Wong T, Stang AS, Ganshorn H, et al., 2014, Combined and alternating paracetamol and ibuprofen therapy for febrile children., Evid Based Child Health, Vol: 9, Pages: 675-729
BACKGROUND: Health professionals frequently recommend fever treatment regimens for children that either combine paracetamol and ibuprofen or alternate them. However, there is uncertainty about whether these regimens are better than the use of single agents, and about the adverse effect profile of combination regimens. OBJECTIVES: To assess the effects and side effects of combining paracetamol and ibuprofen, or alternating them on consecutive treatments, compared with monotherapy for treating fever in children. SEARCH METHODS: In September 2013, we searched Cochrane Infectious Diseases Group Specialized Register; Cochrane Central Register of Controlled Trials (CENTRAL); MEDLINE; EMBASE; LILACS; and International Pharmaceutical Abstracts (2009-2011). SELECTION CRITERIA: We included randomized controlled trials comparing alternating or combined paracetamol and ibuprofen regimens with monotherapy in children with fever. DATA COLLECTION AND ANALYSIS: One review author and two assistants independently screened the searches and applied inclusion criteria. Two authors assessed risk of bias and graded the evidence independently. We conducted separate analyses for different comparison groups (combined therapy versus monotherapy, alternating therapy versus monotherapy, combined therapy versus alternating therapy). MAIN RESULTS: Six studies, enrolling 915 participants, are included. Compared to giving a single antipyretic alone, giving combined paracetamol and ibuprofen to febrile children can result in a lower mean temperature at one hour after treatment (MD -0.27 °Celsius, 95% CI -0.45 to -0.08, two trials, 163 participants, moderate quality evidence). If no further antipyretics are given, combined treatment probably also results in a lower mean temperature at four hours (MD -0.70 °Celsius, 95% CI -1.05 to -0.35, two trials, 196 participants, moderate quality evidence), and in fewer children remaining or becoming febrile for at least four hours after treatment (RR 0.0
Nolan JP, Soar J, Smith GB, et al., 2014, Incidence and outcome of in-hospital cardiac arrest in the United Kingdom National Cardiac Arrest Audit, Resuscitation, Vol: 85, Pages: 987-992, ISSN: 0300-9572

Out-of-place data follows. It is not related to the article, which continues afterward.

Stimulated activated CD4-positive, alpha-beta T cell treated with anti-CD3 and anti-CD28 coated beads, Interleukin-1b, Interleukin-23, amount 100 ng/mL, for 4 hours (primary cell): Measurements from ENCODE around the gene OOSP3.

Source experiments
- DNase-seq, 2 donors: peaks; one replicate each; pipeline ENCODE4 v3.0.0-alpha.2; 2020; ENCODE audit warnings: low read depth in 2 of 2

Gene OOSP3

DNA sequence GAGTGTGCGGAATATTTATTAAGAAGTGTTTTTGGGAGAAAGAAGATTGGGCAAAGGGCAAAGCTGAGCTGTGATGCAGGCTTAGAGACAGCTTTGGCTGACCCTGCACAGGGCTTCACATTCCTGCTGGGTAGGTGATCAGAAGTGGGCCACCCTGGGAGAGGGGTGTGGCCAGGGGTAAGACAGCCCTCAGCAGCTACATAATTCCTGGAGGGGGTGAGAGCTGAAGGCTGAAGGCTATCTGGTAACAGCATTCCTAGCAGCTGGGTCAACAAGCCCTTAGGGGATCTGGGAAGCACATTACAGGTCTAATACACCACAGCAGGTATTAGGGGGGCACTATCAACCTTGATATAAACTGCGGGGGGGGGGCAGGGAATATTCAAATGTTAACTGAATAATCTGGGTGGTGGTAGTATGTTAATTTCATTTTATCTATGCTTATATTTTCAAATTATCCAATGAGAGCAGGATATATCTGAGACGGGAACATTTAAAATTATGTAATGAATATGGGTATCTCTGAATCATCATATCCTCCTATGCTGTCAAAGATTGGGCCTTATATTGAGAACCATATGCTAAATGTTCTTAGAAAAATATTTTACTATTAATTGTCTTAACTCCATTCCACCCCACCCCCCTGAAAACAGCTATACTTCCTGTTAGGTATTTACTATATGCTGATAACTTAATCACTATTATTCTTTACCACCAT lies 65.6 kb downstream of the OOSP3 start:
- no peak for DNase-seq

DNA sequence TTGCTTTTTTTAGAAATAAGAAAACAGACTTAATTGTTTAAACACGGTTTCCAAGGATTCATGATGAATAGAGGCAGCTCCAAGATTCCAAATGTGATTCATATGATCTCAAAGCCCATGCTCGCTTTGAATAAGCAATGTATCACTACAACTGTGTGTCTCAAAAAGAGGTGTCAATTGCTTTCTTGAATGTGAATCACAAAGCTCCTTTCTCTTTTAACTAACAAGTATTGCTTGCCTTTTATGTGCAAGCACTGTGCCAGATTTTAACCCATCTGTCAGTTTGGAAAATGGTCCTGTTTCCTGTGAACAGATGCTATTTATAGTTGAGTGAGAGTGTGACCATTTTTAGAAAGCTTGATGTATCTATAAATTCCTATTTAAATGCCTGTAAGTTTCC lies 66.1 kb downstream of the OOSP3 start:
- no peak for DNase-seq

Lyttle MD, O'Sullivan R, Hartshorn S, et al., 2014, Pediatric Emergency Research in the UK and Ireland (PERUKI): developing a collaborative for multicentre research, ARCHIVES OF DISEASE IN CHILDHOOD, Vol: 99, Pages: 602-603, ISSN: 0003-9888
Maconochie IK, Bingham R, 2014, Paediatric resuscitation., BMJ, Vol: 348
Maconochie IK, Bingham R, 2014, ABC of Resuscitation, 6th Edition Paediatric Resuscitation, BMJ-BRITISH MEDICAL JOURNAL, Vol: 348, ISSN: 1756-1833
Hartshorn S, Bevan C, Cleugh F, et al., 2014, G12 What are the Research Priorities of Paediatric Emergency Medicine Clinicians in the United Kingdom & Ireland? An International Survey, Archives of Disease in Childhood, Vol: 99, Pages: A5-A6, ISSN: 0003-9888
Mintegi S, Lyttle MD, Maconochie IK, et al., 2014, From cradle to adolescence: the development of Research in European Pediatric Emergency Medicine, EUROPEAN JOURNAL OF EMERGENCY MEDICINE, Vol: 21, Pages: 24-29, ISSN: 0969-9546
Seiger N, van Veen M, Almeida H, et al., 2014, Improving the manchester triage system for pediatric emergency care: an international multicenter study, PLOS One, Vol: 9, ISSN: 1932-6203
ObjectivesThis multicenter study examines the performance of the Manchester Triage System (MTS) after changing discriminators, and with the addition use of abnormal vital sign in patients presenting to pediatric emergency departments (EDs).DesignInternational multicenter studySettingsEDs of two hospitals in The Netherlands (2006–2009), one in Portugal (November–December 2010), and one in UK (June–November 2010).PatientsChildren (<16years) triaged with the MTS who presented at the ED.MethodsChanges to discriminators (MTS 1) and the value of including abnormal vital signs (MTS 2) were studied to test if this would decrease the number of incorrect assignment. Admission to hospital using the new MTS was compared with those in the original MTS. Likelihood ratios, diagnostic odds ratios (DORs), and c-statistics were calculated as measures for performance and compared with the original MTS. To calculate likelihood ratios and DORs, the MTS had to be dichotomized in low urgent and high urgent.Results60,375 patients were included, of whom 13% were admitted. When MTS 1 was used, admission to hospital increased from 25% to 29% for MTS ‘very urgent’ patients and remained similar in lower MTS urgency levels. The diagnostic odds ratio improved from 4.8 (95%CI 4.5–5.1) to 6.2 (95%CI 5.9–6.6) and the c-statistic remained 0.74. MTS 2 did not improve the performance of the MTS.ConclusionsMTS 1 performed slightly better than the original MTS. The use of vital signs (MTS 2) did not improve the MTS performance.
Plunkett A, Maconochie I, Scholefield BR, 2014, Towards global reporting of every paediatric cardiac arrest, RESUSCITATION, Vol: 85, Pages: 15-16, ISSN: 0300-9572
Maconochie IK, Bhaumik S, 2014, Fluid therapy for acute bacterial meningitis, COCHRANE DATABASE OF SYSTEMATIC REVIEWS, ISSN: 1469-493X
Seiger N, Maconochie I, Oostenbrink R, et al., 2013, Validity of Different Pediatric Early Warning Scores in the Emergency Department, PEDIATRICS, Vol: 132, Pages: E841-E850, ISSN: 0031-4005
Lyttle MD, Ardolino A, Berry K, et al., 2013, USING EXISTING PAEDIATRIC PRE-HOSPITAL TRAUMA TRIAGE TOOLS TO IDENTIFY CHILDREN WITH SEVERE TRAUMATIC BRAIN INJURY–AN ANALYSIS OF NATIONAL TRAUMA REGISTRY DATA, Emergency Medicine Journal, Vol: 30, Pages: 879.2-879, ISSN: 1472-0205
This data is extracted from the Web of Science and reproduced under a licence from Thomson Reuters. You may not copy or re-distribute this data in whole or in part without the written consent of the Science business of Thomson Reuters.